Startups Weekly: It’s the dawning of the age of AI — plus,  Musk is raging against the machine

IndieBio’s Bay Area incubator is about to debut its 15th cohort of biotech startups. We took special note of a few, which were making some major, bordering on ludicrous, claims…

IndieBio’s SF incubator lineup is making some wild biotech promises

YouTube TV has announced that its multiview feature for watching four streams at once is now available on Android phones and tablets. The Android launch comes two months after YouTube…

YouTube TV’s ‘multiview’ feature is now available on Android phones and tablets

Featured Article

Two Santa Cruz students uncover security bug that could let millions do their laundry for free

CSC ServiceWorks provides laundry machines to thousands of residential homes and universities, but the company ignored requests to fix a security bug.

3 days ago
Two Santa Cruz students uncover security bug that could let millions do their laundry for free

TechCrunch Disrupt 2024 is just around the corner, and the buzz is palpable. But what if we told you there’s a chance for you to not just attend, but also…

Harness the TechCrunch Effect: Host a Side Event at Disrupt 2024

Decks are all about telling a compelling story and Goodcarbon does a good job on that front. But there’s important information missing too.

Pitch Deck Teardown: Goodcarbon’s $5.5M seed deck

Slack is making it difficult for its customers if they want the company to stop using its data for model training.

Slack under attack over sneaky AI training policy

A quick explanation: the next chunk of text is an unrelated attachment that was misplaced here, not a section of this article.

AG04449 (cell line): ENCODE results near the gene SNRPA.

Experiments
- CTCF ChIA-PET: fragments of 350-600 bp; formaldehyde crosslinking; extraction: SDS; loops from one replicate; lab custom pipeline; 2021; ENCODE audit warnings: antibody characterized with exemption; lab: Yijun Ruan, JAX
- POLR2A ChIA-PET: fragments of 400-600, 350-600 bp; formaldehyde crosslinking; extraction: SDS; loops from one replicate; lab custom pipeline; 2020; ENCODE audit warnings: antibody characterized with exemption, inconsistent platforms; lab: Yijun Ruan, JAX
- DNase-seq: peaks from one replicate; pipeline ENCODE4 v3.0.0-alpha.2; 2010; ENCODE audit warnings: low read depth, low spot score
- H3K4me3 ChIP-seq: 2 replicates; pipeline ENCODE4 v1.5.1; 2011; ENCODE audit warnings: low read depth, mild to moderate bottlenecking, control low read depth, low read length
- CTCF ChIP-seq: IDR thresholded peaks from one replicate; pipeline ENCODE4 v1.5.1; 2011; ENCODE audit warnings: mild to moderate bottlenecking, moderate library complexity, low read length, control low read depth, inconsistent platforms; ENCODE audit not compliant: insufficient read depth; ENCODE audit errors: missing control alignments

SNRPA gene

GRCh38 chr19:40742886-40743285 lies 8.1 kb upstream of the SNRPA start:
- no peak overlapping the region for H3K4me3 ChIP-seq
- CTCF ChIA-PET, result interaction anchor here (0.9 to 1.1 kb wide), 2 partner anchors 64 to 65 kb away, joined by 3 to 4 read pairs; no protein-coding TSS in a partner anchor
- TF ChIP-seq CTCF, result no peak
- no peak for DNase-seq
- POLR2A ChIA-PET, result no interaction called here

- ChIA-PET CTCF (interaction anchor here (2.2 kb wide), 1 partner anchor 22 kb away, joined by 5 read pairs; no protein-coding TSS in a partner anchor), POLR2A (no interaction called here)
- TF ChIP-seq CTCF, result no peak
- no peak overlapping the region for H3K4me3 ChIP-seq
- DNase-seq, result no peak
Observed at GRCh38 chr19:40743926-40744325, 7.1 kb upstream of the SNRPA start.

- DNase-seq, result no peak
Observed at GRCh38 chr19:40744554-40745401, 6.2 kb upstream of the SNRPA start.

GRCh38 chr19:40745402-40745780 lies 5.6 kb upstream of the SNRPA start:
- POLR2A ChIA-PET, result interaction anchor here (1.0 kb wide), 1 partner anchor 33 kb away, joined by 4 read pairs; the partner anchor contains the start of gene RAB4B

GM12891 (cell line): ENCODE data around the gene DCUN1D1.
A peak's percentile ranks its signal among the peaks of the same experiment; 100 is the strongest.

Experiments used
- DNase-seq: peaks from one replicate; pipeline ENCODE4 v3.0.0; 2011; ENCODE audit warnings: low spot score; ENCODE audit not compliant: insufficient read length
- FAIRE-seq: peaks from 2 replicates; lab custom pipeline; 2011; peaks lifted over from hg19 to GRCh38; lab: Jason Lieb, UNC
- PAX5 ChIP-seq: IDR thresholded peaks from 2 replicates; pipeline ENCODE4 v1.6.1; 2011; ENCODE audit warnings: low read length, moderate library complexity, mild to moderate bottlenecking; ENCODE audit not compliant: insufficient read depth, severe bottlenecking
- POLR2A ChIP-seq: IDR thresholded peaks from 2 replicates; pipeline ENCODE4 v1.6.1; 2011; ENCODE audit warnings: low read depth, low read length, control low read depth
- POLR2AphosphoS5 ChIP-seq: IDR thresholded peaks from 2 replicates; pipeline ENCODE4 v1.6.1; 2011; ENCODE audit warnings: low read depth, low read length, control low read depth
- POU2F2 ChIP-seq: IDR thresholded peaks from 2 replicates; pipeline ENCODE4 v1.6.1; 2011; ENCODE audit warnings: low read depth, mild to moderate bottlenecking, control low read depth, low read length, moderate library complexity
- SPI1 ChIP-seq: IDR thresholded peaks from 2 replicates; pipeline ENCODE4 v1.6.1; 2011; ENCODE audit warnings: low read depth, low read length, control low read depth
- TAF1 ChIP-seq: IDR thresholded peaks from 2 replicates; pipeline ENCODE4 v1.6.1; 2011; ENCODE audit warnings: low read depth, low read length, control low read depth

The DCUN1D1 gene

A Texas-based company that provides health insurance and benefit plans disclosed a data breach affecting almost 2.5 million people, some of whom had their Social Security number stolen. WebTPA said…

Healthcare company WebTPA discloses breach affecting 2.5 million people

Featured Article

Microsoft dodges UK antitrust scrutiny over its Mistral AI stake

Microsoft won’t be facing antitrust scrutiny in the U.K. over its recent investment into French AI startup Mistral AI.

3 days ago
Microsoft dodges UK antitrust scrutiny over its Mistral AI stake

Ember has partnered with HSBC in the U.K. so that the bank’s business customers can access Ember’s services from their online accounts.

Embedded finance is still trendy as accounting automation startup Ember partners with HSBC UK

Kudos uses AI to figure out consumer spending habits so it can then provide more personalized financial advice, like maximizing rewards and utilizing credit effectively.

Kudos lands $10M for an AI smart wallet that picks the best credit card for purchases

The EU’s warning comes after Microsoft failed to respond to a legally binding request for information that focused on its generative AI tools.

EU warns Microsoft it could be fined billions over missing GenAI risk info

The prospects for troubled banking-as-a-service startup Synapse have gone from bad to worse this week after a United States Trustee filed an emergency motion on Wednesday.  The trustee is asking…

A US Trustee wants troubled fintech Synapse to be liquidated via Chapter 7 bankruptcy, cites ‘gross mismanagement’